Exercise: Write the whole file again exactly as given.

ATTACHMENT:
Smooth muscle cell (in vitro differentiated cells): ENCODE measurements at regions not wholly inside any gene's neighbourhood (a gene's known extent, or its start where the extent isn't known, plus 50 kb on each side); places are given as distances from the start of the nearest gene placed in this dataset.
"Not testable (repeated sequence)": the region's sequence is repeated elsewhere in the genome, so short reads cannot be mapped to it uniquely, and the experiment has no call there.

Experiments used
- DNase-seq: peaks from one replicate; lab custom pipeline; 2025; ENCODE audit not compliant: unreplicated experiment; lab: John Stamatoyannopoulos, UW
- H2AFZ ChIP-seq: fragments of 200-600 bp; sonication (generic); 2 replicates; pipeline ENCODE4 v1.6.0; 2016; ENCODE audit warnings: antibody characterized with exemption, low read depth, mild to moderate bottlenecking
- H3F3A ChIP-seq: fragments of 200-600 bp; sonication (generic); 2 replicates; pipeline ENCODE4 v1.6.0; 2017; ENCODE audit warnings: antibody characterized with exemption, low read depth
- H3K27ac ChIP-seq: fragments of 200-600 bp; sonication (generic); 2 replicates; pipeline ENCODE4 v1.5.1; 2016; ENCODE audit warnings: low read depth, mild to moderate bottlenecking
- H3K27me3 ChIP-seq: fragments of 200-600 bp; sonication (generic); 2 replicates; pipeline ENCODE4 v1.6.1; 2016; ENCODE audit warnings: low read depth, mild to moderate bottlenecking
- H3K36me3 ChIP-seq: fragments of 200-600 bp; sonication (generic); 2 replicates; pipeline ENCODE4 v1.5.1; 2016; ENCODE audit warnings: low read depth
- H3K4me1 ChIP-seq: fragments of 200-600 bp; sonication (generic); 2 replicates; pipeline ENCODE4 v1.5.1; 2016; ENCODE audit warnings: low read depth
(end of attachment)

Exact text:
Smooth muscle cell (in vitro differentiated cells): ENCODE measurements at regions not wholly inside any gene's neighbourhood (a gene's known extent, or its start where the extent isn't known, plus 50 kb on each side); places are given as distances from the start of the nearest gene placed in this dataset.
"Not testable (repeated sequence)": the region's sequence is repeated elsewhere in the genome, so short reads cannot be mapped to it uniquely, and the experiment has no call there.

Experiments used
- DNase-seq: peaks from one replicate; lab custom pipeline; 2025; ENCODE audit not compliant: unreplicated experiment; lab: John Stamatoyannopoulos, UW
- H2AFZ ChIP-seq: fragments of 200-600 bp; sonication (generic); 2 replicates; pipeline ENCODE4 v1.6.0; 2016; ENCODE audit warnings: antibody characterized with exemption, low read depth, mild to moderate bottlenecking
- H3F3A ChIP-seq: fragments of 200-600 bp; sonication (generic); 2 replicates; pipeline ENCODE4 v1.6.0; 2017; ENCODE audit warnings: antibody characterized with exemption, low read depth
- H3K27ac ChIP-seq: fragments of 200-600 bp; sonication (generic); 2 replicates; pipeline ENCODE4 v1.5.1; 2016; ENCODE audit warnings: low read depth, mild to moderate bottlenecking
- H3K27me3 ChIP-seq: fragments of 200-600 bp; sonication (generic); 2 replicates; pipeline ENCODE4 v1.6.1; 2016; ENCODE audit warnings: low read depth, mild to moderate bottlenecking
- H3K36me3 ChIP-seq: fragments of 200-600 bp; sonication (generic); 2 replicates; pipeline ENCODE4 v1.5.1; 2016; ENCODE audit warnings: low read depth
- H3K4me1 ChIP-seq: fragments of 200-600 bp; sonication (generic); 2 replicates; pipeline ENCODE4 v1.5.1; 2016; ENCODE audit warnings: low read depth